TL;DR: Probably not, but you could still make it work if you played around with human history enough.
Most anything can be domesticated, and the criteria for early people domesticating an animal really boil down to economy rather than behavior, which changes as both sides gradually adapt their lifestyles around each other. It also heavily relies on culture: not every animal that can be domesticated will be domesticated, otherwise we'd see independent events all over the place very early on.
It's important to note that the first domesticated megafauna were not ridden or put to harness. Even horses were simply livestock in the beginning. After some generations, they became more amenable to carrying packs or even pulling things, and horses developed strong enough backs to be ridden for longer periods of time.
Riding, specifically, will require a minimum wild-type weight to be physically possible. Most animals seem to be able to comfortably carry 20-30% of their weight; this is true for horses, llamas, goats, and dogs. I can't find anything immediate for cattle, although yaks carry about this percentage for long distances and can carry nearly their entire body weight for short trips.
Usage in battle may require a social structure that allows themselves to follow the herd and listen to the rider in stressful situations (donkeys lack this, and will freeze up or flee a battle). And the additional economic factor here would be their performance: speed, stamina, agility etc.
Now, let's look at your antelope. The Arabian oryx and addax are immediately out; a wild Arabian oryx would barely exceed 200 lbs and the heaviest addax barely reaches 300. This is smaller, on average, than the guanaco whose maximum weight goes just over 310. Even llamas, slightly larger, can only carry about 90-100 lbs.
Your strongest contenders for weight are the gemsbok (460-530 lbs - max weight for females vs males) and the scimitar-horned oryx (309 - 460 lbs). The wild-types of both animals are still too lightweight to support a fully grown human. With sufficient selective breeding, they may reach such a size, though it might be difficult. It's hard to find trustworthy data on tarpan weight per se, but a description of the height of the last living tarpan was measured at about 13 hands, which means we can make a semi-educated guess it weighed anywhere from 638 to 770 pounds.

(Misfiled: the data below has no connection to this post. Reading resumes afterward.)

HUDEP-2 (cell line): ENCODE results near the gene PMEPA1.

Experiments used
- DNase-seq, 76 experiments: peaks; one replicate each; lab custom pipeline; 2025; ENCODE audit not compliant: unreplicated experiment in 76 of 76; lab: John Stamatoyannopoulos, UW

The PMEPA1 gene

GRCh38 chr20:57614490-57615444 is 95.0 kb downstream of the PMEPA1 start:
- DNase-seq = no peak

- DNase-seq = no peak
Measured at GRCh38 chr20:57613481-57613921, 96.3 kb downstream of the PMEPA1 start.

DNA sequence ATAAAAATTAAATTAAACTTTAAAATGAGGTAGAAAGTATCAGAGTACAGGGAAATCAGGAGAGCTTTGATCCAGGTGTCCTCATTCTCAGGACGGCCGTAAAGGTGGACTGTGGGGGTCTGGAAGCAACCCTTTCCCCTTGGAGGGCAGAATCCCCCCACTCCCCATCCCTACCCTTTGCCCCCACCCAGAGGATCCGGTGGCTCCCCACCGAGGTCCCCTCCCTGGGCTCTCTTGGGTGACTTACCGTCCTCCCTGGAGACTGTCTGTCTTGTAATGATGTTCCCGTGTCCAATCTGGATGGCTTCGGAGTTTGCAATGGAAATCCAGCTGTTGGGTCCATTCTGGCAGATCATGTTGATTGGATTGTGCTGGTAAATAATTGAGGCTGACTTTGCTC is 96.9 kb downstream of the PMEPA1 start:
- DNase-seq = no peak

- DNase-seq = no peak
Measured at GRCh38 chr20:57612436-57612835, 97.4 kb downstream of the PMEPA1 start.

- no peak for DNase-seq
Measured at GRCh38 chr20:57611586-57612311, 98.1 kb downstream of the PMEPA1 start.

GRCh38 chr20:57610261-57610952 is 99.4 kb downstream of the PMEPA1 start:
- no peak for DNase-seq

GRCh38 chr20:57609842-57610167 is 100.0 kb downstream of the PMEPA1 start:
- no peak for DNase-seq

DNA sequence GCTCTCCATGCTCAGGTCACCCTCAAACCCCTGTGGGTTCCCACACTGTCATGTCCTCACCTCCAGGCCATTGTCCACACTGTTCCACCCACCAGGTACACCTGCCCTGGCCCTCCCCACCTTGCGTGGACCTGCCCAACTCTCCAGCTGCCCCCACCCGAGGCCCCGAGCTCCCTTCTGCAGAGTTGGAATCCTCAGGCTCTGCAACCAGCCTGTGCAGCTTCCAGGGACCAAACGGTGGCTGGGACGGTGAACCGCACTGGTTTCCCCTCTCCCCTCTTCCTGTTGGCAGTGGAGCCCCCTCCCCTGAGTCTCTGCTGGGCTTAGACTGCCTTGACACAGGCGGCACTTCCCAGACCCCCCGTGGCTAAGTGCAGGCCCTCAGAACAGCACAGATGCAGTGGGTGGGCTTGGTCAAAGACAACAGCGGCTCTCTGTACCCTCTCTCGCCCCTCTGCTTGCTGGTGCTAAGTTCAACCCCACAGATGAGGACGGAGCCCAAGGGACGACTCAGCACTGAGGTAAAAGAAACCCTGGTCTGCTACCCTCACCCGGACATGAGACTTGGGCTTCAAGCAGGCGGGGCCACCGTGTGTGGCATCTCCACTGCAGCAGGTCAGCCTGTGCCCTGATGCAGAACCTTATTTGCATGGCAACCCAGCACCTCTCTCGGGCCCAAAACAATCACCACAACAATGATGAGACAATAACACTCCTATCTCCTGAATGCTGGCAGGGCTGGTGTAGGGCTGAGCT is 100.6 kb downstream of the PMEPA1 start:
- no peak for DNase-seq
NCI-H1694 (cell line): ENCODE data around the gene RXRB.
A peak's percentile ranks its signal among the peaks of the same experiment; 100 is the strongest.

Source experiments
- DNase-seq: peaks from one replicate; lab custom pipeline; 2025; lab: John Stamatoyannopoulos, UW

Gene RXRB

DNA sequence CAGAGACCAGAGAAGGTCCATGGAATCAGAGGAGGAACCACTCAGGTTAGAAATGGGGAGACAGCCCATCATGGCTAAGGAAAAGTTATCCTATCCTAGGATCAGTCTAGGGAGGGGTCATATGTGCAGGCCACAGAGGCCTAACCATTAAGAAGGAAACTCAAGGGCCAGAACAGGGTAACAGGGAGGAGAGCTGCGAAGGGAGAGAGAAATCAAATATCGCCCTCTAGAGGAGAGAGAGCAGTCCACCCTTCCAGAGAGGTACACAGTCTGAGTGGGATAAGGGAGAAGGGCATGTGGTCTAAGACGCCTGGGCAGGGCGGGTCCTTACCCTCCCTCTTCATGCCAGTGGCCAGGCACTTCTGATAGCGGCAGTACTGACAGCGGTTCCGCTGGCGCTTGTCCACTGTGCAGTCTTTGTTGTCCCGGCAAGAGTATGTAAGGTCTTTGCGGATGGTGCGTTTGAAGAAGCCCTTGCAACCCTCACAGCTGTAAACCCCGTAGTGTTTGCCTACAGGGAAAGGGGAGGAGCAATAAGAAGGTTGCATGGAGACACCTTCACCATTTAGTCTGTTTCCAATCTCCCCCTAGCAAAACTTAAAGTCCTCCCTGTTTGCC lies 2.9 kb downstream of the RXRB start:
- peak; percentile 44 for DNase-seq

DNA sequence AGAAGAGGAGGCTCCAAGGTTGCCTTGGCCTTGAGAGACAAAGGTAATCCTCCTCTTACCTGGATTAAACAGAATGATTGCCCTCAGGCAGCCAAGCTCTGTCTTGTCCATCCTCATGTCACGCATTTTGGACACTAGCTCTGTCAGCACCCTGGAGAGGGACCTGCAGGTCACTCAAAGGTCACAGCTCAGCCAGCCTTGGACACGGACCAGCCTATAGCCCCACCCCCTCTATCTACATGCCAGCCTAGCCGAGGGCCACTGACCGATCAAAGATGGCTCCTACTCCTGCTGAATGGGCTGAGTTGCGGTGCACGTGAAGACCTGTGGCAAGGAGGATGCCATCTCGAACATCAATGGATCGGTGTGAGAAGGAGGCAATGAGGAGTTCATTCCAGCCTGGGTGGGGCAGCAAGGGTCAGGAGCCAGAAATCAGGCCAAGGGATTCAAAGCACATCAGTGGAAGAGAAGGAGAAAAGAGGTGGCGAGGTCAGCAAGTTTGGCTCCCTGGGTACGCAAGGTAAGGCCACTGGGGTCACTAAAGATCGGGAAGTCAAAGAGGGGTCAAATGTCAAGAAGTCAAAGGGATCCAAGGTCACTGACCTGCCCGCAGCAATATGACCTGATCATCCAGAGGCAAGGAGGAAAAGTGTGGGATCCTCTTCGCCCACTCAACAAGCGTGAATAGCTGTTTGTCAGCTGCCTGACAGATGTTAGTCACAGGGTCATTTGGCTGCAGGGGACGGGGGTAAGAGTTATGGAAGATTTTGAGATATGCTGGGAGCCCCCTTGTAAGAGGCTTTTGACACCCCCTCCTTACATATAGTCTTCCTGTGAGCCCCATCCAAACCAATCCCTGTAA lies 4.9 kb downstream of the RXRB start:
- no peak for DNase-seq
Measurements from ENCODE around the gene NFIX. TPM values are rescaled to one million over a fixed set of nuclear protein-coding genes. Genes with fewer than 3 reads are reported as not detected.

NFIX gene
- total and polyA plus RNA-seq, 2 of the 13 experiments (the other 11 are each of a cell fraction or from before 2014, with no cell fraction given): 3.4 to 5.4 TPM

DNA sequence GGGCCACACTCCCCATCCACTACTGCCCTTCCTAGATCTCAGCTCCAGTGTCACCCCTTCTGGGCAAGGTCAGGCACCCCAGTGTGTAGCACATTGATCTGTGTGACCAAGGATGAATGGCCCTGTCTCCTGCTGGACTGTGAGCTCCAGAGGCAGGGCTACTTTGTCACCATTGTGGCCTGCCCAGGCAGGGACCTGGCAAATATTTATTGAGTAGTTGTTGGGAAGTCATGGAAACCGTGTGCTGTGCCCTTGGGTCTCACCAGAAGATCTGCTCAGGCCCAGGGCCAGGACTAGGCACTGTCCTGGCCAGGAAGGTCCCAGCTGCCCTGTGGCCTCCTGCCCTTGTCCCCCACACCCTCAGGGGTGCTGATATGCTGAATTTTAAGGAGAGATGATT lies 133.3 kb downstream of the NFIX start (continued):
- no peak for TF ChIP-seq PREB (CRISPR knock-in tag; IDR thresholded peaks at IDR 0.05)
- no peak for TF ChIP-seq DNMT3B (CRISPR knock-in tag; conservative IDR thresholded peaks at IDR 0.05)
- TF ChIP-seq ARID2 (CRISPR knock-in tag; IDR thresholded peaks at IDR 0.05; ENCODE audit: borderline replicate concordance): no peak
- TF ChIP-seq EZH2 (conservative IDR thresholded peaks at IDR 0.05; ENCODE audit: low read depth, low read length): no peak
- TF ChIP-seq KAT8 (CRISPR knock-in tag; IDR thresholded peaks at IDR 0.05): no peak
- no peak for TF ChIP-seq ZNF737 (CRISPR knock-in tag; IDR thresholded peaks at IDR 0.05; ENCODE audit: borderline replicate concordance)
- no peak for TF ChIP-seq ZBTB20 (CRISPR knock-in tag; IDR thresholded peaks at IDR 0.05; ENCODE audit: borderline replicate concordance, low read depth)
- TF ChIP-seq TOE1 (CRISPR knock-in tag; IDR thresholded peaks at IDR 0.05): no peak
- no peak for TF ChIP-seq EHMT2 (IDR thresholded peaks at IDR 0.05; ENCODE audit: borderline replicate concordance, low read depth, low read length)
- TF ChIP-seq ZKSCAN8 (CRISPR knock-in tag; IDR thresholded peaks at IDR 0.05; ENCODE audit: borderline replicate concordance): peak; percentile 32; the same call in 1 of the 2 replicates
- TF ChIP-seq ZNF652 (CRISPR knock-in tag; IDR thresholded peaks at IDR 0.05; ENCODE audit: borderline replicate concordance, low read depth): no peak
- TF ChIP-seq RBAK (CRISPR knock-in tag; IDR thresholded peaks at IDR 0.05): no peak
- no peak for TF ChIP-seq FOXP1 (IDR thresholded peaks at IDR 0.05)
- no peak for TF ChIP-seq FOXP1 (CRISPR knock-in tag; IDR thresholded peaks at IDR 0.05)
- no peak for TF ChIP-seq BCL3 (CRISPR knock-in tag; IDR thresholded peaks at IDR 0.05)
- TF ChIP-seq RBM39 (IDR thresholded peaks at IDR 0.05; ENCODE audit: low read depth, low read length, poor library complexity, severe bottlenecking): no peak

So, both of those will have an even larger curve than horses, but potentially within the range of possibility. The most realistic path to reach this weight would be if they were first bred for food, then pack (or both), potentially even draft (not an option if you already have cows), and bred for size on all of those factors before someone has the insane idea of breaking one to ride.
Both the scimitar oryx and gemsbok seem to have appreciable herd structures; they're very similar to how horses and cattle conduct themselves. They definitely appear very close knit and could be efficiently herded, make good caravans (though, again, donkeys got by for both of those without having such a strong herd structure) and may conduct themselves well enough in war assuming one was large and strong enough to ride.
It would be a stretch, but I'm not saying it's impossible. What will complicate things is that looming economical factor. IOTL, we already had goats and cattle for food and labor. The oryx was only tamed for ceremonial use and for show, though I'm sure it was eaten at some point. Since you won't be able to use these antelope for riding immediately, you'd need them for the same roles already occupied by other animals that have already been domesticated. People will trust an ox over an oryx to pull a plow or transport goods, would rather milk a goat than a gemsbok cow, and will just generally have an easier time with their domestic animals than the wild ones, forgetting entirely what it was like when their ancestors were first making use of the aurochs and ibex. Get rid of those, you might see them with other animals.
If you want to domesticate antelope, you're not exactly limited to these guys. There are other antelope slightly larger, such as the roan, sable, kudu, and wildebeest, and at least two large enough to ride already: the nilgai and eland. Those two I think have the best chance, and I've written very favorably of elands myself in this post.